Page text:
During his time at the mines, My grandfather Jose had an accident in the mines and lost his right thumb. He used to tell me that whenever someone needed a vacation, one way to get one was getting slightly injured on the job. Some would say to a coworker, I need a break to be with my family, “get me two weeks” or “I need four weeks” so, some would “accidentally get their hands smashed just a bid by the “mazo” or sledge hammer.

With the money that the American Mining Company paid him as compensation for his loss of thumb on his right hand, my grandfather opened up a little grocery store or “tiendita” in the neighborhood. It was called “Miscelanea Ramirez”. Weird, but to this day I still remember that store’s /home phone number; and now 45 or more years later and they still have that same home phone number. The company’s compensation gave my grandfather the opportunity to be in business for himself and to provide for his family of 12 and his wife for the rest of his life. In the 80’s when Mexico went thru its great Mexican peso deflation, the tiendita store became unprofitable. My grandfather had a big heart and could not help himself but give people credit that maybe in retrospect should have been limited due to peso devaluation. Too often my grandfather was too generous with credit even though objections could be heard from my grandmother in private later. The economy destroyed his business because by the time he resupplied the store, the peso would have lost so much value that the merchandise ended up costing him substantially much more than what he stood to recover from his credit customers. He never used collection agents or made personal visits to customers to their homes; or, call them at their homes to have them bring their accounts current. He would just gently remind them that their credit account was increasing and that they needed to reduce the balance. I don’t ever remember anyone carrying or showing credit cards or paying by check. All transactions where either cash or credit via a large heavy notebook with family names and charges in them. Credit cards were not visible in my daily life in this remote little town…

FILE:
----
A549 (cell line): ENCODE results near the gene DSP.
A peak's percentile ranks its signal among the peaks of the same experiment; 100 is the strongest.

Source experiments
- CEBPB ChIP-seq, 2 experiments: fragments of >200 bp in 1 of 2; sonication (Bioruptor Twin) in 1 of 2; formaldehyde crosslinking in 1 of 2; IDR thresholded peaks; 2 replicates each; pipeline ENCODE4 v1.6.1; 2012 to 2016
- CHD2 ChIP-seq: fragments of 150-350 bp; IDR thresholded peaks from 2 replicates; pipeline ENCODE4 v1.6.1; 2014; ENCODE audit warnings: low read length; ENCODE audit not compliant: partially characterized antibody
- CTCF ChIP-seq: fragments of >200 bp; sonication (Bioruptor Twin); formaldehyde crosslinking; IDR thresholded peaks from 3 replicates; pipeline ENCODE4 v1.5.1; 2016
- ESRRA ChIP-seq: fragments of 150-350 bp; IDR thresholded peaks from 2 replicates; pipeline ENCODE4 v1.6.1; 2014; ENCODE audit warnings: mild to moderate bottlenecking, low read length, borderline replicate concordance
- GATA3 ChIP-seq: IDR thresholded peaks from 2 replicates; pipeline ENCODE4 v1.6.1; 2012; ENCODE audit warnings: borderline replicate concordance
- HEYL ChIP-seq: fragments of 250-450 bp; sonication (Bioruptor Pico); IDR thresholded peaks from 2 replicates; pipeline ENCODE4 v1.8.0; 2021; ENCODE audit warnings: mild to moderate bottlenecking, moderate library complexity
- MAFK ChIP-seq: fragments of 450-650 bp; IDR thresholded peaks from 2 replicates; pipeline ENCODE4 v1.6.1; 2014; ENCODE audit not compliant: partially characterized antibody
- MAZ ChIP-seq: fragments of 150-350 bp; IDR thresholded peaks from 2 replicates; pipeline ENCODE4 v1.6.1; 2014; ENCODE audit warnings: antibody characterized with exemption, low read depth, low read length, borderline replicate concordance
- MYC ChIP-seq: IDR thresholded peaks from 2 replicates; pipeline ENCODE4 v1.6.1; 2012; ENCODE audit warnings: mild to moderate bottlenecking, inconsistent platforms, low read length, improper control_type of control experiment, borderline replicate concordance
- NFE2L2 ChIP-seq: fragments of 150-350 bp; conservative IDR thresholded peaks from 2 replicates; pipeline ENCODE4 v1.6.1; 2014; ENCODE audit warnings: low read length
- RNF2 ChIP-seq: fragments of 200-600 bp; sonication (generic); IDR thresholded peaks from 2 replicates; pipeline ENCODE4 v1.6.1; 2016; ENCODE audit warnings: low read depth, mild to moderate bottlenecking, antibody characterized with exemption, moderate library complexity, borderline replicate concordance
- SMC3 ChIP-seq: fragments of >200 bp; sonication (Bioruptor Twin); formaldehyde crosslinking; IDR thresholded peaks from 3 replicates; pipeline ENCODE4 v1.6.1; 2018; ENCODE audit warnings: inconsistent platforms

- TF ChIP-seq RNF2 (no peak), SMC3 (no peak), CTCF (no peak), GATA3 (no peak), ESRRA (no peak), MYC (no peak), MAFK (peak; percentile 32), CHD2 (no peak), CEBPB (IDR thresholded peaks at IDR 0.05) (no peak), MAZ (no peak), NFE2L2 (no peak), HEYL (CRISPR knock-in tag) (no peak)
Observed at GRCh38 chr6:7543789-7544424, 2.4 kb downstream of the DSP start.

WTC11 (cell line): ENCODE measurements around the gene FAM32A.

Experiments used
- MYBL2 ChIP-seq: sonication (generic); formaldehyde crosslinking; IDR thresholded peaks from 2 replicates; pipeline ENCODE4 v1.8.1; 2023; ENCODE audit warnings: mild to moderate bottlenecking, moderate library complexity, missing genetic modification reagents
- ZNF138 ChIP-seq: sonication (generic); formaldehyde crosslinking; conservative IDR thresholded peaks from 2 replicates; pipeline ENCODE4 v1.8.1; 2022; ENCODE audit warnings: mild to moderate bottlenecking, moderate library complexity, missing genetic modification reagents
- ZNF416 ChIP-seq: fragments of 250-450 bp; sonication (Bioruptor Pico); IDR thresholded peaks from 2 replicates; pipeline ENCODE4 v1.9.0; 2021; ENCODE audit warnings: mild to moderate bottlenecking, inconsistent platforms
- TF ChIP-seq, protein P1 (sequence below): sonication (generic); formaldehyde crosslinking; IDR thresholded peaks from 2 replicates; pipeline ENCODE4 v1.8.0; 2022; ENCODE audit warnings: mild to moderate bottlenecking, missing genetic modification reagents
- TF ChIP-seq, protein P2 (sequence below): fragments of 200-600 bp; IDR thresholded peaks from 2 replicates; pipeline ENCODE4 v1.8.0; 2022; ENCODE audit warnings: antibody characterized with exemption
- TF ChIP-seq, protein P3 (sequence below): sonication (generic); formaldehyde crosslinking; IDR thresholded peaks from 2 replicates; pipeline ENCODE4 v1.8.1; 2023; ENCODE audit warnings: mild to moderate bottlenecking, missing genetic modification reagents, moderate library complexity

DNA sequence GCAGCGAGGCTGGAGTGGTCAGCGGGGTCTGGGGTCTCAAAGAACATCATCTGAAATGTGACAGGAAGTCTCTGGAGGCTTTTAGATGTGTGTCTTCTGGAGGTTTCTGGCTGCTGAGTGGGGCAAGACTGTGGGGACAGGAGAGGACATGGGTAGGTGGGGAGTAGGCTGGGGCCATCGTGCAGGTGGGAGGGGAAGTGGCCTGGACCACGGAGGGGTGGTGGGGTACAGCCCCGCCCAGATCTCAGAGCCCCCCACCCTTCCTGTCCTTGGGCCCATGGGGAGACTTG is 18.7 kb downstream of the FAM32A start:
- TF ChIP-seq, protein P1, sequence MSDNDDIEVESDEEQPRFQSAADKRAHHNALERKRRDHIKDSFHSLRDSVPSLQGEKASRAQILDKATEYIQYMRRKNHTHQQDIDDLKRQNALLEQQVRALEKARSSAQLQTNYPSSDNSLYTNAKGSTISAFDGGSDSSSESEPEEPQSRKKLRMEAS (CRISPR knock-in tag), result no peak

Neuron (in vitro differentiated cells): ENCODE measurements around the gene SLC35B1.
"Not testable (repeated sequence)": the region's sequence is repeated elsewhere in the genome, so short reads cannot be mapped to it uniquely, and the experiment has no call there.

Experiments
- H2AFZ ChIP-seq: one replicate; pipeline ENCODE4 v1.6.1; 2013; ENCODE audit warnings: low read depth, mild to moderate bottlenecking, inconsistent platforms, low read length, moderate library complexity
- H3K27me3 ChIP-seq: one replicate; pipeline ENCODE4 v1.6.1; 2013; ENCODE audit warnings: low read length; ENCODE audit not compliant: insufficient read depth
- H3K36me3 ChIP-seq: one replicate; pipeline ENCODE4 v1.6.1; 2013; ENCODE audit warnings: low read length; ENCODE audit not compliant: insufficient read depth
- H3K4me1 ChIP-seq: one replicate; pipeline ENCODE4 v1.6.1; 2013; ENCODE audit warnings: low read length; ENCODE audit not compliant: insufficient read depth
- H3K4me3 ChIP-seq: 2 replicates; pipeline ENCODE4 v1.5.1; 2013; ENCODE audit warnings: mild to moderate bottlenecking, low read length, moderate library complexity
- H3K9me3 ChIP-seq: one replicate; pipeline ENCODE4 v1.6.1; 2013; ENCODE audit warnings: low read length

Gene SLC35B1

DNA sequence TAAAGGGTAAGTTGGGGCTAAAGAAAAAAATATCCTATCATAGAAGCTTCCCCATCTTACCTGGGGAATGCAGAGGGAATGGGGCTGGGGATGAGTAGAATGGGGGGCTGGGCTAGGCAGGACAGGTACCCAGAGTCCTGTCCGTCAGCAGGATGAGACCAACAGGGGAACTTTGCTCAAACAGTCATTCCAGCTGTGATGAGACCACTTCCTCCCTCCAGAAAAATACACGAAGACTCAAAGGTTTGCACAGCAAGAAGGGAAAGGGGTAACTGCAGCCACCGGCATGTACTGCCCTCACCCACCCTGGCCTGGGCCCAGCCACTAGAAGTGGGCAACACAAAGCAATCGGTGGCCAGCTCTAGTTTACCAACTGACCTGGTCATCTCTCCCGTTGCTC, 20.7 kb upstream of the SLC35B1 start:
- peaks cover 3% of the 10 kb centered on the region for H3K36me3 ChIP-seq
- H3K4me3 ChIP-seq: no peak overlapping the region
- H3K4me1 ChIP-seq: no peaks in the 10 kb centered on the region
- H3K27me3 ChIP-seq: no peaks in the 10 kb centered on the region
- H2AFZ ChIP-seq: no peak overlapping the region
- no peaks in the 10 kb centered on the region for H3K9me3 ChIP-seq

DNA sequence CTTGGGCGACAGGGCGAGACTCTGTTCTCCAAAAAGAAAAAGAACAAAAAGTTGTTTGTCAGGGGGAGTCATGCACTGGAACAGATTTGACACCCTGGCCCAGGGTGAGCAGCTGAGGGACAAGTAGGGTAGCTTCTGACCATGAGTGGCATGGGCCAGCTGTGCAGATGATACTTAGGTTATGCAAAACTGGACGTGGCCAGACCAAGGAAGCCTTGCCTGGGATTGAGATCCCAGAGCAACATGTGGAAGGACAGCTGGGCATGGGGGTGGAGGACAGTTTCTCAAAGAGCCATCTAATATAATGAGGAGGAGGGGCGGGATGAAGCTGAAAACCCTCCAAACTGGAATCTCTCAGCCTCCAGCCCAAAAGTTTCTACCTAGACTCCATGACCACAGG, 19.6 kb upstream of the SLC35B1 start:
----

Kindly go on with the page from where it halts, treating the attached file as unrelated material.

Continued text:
A Life Transition From a Mexican Coal Mine Chiminea to San Antonio’s Tower of the Americas. A Very Personal Profile of a San Antonio Bankruptcy Attorney.

Part 1: Birth Place: Mexico

“We are the products of our parents and the choices they make”

But for, a very determined and courageous 31 year old mother named “Zapopan Soria” I would not be writing this blog today much less as an attorney focusing in bankruptcy law. In fact, I would probably be practicing in a profession far removed from that of a lawyer or any other professional career. I can honestly say that at this stage of my life I would be living in Mexico as an uneducated permanent member of the poor class making a living as a laborer.

In more than one respect, we are the products of our parents and the choices they make when we are young. Decisions they make about what values, education, religion, and including where we should reside permanently are such critical child rearing issues that affect us for the rest of our lives. And for illegal immigrant children, the decision their parents make about whether to involuntarily return to a life of poverty and despair in the face of an Immigration agent’s threat of incarceration and deportation and whether to stay and risk everything is but one burden parents carry. Decisions on whether to enroll their illegal Mexican children in an American school system in a very small American town, despite a huge cloud of uncertainty about whether it would lead to immigration authorities becoming aware of their presence or would lead to questions about the family’s immigration status is yet another immediate burden these illegal parents face. These decisions that my mother and father made sealed our destiny for my siblings and me.